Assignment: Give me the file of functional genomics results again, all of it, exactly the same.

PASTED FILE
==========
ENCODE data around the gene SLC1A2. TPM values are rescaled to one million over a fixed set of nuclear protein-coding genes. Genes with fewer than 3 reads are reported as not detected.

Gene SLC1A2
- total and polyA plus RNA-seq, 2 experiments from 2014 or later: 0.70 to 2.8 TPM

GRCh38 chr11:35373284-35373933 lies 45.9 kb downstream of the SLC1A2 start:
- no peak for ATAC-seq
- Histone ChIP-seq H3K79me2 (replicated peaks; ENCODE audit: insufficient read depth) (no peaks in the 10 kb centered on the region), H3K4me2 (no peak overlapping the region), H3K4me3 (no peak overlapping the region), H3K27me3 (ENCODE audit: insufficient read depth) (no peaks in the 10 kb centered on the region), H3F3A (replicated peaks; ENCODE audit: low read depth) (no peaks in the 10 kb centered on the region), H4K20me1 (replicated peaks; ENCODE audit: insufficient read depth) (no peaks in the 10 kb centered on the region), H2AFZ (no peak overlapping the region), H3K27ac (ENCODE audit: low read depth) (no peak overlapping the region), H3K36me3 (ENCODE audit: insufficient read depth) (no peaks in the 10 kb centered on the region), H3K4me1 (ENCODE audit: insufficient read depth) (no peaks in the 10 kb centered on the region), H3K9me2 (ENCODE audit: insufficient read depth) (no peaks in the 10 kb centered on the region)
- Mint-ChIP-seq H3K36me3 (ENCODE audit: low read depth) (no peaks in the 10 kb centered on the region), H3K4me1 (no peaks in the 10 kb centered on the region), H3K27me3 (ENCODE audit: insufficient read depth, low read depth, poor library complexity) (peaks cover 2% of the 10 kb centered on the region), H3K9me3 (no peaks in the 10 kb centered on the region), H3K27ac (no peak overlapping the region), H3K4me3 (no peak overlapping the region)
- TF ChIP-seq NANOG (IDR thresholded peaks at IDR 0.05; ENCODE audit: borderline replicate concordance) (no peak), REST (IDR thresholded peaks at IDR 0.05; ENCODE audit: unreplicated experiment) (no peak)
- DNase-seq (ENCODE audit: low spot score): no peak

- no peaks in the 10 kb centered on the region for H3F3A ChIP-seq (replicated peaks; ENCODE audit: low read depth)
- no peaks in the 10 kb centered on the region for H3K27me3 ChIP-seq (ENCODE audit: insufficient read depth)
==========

ENCODE data around the gene SLC1A2. TPM values are rescaled to one million over a fixed set of nuclear protein-coding genes. Genes with fewer than 3 reads are reported as not detected.

Gene SLC1A2
- total and polyA plus RNA-seq, 2 experiments from 2014 or later: 0.70 to 2.8 TPM

GRCh38 chr11:35373284-35373933 lies 45.9 kb downstream of the SLC1A2 start:
- no peak for ATAC-seq
- Histone ChIP-seq H3K79me2 (replicated peaks; ENCODE audit: insufficient read depth) (no peaks in the 10 kb centered on the region), H3K4me2 (no peak overlapping the region), H3K4me3 (no peak overlapping the region), H3K27me3 (ENCODE audit: insufficient read depth) (no peaks in the 10 kb centered on the region), H3F3A (replicated peaks; ENCODE audit: low read depth) (no peaks in the 10 kb centered on the region), H4K20me1 (replicated peaks; ENCODE audit: insufficient read depth) (no peaks in the 10 kb centered on the region), H2AFZ (no peak overlapping the region), H3K27ac (ENCODE audit: low read depth) (no peak overlapping the region), H3K36me3 (ENCODE audit: insufficient read depth) (no peaks in the 10 kb centered on the region), H3K4me1 (ENCODE audit: insufficient read depth) (no peaks in the 10 kb centered on the region), H3K9me2 (ENCODE audit: insufficient read depth) (no peaks in the 10 kb centered on the region)
- Mint-ChIP-seq H3K36me3 (ENCODE audit: low read depth) (no peaks in the 10 kb centered on the region), H3K4me1 (no peaks in the 10 kb centered on the region), H3K27me3 (ENCODE audit: insufficient read depth, low read depth, poor library complexity) (peaks cover 2% of the 10 kb centered on the region), H3K9me3 (no peaks in the 10 kb centered on the region), H3K27ac (no peak overlapping the region), H3K4me3 (no peak overlapping the region)
- TF ChIP-seq NANOG (IDR thresholded peaks at IDR 0.05; ENCODE audit: borderline replicate concordance) (no peak), REST (IDR thresholded peaks at IDR 0.05; ENCODE audit: unreplicated experiment) (no peak)
- DNase-seq (ENCODE audit: low spot score): no peak

- no peaks in the 10 kb centered on the region for H3F3A ChIP-seq (replicated peaks; ENCODE audit: low read depth)
- no peaks in the 10 kb centered on the region for H3K27me3 ChIP-seq (ENCODE audit: insufficient read depth)